PeoplExpress will do more than smile, of course. Like its Reagan-era predecessor, it will fly theoretically under-served routes such as Pittsburgh-Newport News/Williamsburg. Its success will depend on whether people really do want and need to fly those routes. If they don't, PeoplExpress won't last much longer than its ill-starred predecessor.

Adam Minter is an American writer based in Asia, where he covers politics, culture, business and junk. He is the author of "Junkyard Planet: Travels in the Billion Dollar Trash Trade."

 

1
Text Only
Business & Technology
  • Earns United Continental [Duplicate] United Airlines posts 2Q profit, reversing 1Q loss CHICAGO (AP) — United Airlines is making money after a slow start to the year.The airline’s net income in the second quarter hit $789 million, topping Wall Street expectations and marking a turnaround from the first quarter when United was the only m

    July 25, 2014 1 Photo

  • GM profit 2Q falls 85% on recall costs DETROIT (AP) — Recall expenses chopped $1.5 billion from General Motors’ bottom line in the second quarter, as it added up the costs of repairs for nearly 30 million cars and set aside funds to compensate victims of small-car crashes.The automaker, w

    July 25, 2014

  • Taiwan plane crash photo Air travel a leap of faith for passengers WASHINGTON (AP) — Airline travel requires passengers to make a leap of faith, entrusting their lives to pilots, airlines, air traffic controllers and others who regulate air travel.Even after a week of multiple tragedies in worldwide aviation, “There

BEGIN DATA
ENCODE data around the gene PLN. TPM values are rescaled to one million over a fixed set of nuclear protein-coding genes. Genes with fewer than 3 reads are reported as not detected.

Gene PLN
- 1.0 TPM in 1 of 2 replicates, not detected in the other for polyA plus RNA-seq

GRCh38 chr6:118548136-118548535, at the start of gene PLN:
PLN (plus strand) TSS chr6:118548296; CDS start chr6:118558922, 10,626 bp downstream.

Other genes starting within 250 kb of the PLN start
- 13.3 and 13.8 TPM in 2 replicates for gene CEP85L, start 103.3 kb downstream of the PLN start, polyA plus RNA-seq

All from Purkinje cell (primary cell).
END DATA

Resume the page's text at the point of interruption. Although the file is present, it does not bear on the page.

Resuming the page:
July 25, 2014 1 Photo

  • Technology plays key part in battling police brutality (with VIDEO)

    Allegations of police brutality are nothing new -- as long as there has been law enforcement, citizens have registered claims that some officers cross the line. But in the last few years, the claims of excessive force are being corroborated with new technology from cell phone cameras, police dash-cams and surveillance videos. 

    July 24, 2014

  • Facebook continues moneymaking trend

    Facebook seems to have figured out - for now at least - the holy grail for all media right now: how to make money selling mobile ads.

    July 24, 2014

  • Has the iPad lost its swag?

    The company reported this week that sales of its sleek, pricey tablet were down 19 percent from last quarter and 9 percent year-over-year.

    CEO Tim Cook tried to reassure investors that Apple's new partnership with IBM to sell its devices to IBM's corporate customers will help make iPads ubiquitous in the workplace.

    July 24, 2014

  • Stewart McCaskill photo McCaskill settles into new role at shoe store CLINTON — An Oklahoma boy at heart, Stewart McCaskill is settling into Clinton and Brown’s Shoe Fit.The 35-year-old has worked with the Brown’s Shoe Fit company for seven years. His brother-in-law, who manages a Brown’s in Colorado, brought Stewart i

    July 24, 2014 1 Photo

  • Earns Mcdonalds [Duplicate] McDonald's profit slips; U.S. sales decline OAK BROOK, Ill. (AP) — McDonald’s Corp. said its profit slipped in the second quarter as sales in the U.S. continued to flag.The world’s biggest hamburger chain has been struggling to boost sales in its flagship market amid intensifying competition,

    July 23, 2014 1 Photo

  • SEC poised to end $1 a share for some money funds WASHINGTON (AP) — Regulators are expected to vote Wednesday to end a longtime staple of the investment industry — the fixed $1 share price for money-market mutual funds — at least for some money funds used by big investors.The idea is to minimize the

    July 23, 2014

  • China McDonald's KFC [Duplicate] China meat scandal hits Starbucks, Burger King BEIJING — A suspect meat scandal in China engulfed Starbucks and Burger King today and spread to Japan where McDonald’s said the Chinese supplier accused of selling expired beef and chicken had provided 20 percent of the meat in its chicken nuggets.C

    July 22, 2014 5 Photos

Facebook